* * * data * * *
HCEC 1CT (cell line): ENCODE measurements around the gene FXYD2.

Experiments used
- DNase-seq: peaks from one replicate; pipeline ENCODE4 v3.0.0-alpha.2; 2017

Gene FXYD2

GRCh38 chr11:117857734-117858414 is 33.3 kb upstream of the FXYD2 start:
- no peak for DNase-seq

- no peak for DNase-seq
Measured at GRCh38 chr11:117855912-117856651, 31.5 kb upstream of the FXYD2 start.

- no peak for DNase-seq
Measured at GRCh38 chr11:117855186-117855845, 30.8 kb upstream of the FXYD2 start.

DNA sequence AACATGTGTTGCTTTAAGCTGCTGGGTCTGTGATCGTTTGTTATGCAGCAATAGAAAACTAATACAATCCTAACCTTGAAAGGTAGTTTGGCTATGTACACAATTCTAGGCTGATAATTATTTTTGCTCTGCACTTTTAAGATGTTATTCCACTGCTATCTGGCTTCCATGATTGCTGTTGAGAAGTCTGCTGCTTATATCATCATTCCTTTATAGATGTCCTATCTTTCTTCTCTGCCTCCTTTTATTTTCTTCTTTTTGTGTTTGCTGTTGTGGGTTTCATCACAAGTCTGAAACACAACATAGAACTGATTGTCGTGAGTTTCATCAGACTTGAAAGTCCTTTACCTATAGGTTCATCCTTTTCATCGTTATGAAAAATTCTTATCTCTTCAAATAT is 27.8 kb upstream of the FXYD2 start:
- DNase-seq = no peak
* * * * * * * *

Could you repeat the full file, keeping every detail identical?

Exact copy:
HCEC 1CT (cell line): ENCODE measurements around the gene FXYD2.

Experiments used
- DNase-seq: peaks from one replicate; pipeline ENCODE4 v3.0.0-alpha.2; 2017

Gene FXYD2

GRCh38 chr11:117857734-117858414 is 33.3 kb upstream of the FXYD2 start:
- no peak for DNase-seq

- no peak for DNase-seq
Measured at GRCh38 chr11:117855912-117856651, 31.5 kb upstream of the FXYD2 start.

- no peak for DNase-seq
Measured at GRCh38 chr11:117855186-117855845, 30.8 kb upstream of the FXYD2 start.

DNA sequence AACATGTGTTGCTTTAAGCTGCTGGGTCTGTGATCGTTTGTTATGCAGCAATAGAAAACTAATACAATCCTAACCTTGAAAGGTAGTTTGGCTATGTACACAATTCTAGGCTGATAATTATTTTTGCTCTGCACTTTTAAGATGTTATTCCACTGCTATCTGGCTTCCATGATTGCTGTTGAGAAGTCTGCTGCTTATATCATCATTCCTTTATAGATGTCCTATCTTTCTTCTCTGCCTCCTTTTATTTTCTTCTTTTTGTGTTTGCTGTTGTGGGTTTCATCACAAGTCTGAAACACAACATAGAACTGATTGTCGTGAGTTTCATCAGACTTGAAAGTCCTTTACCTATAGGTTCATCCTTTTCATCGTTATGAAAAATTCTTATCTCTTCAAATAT is 27.8 kb upstream of the FXYD2 start:
- DNase-seq = no peak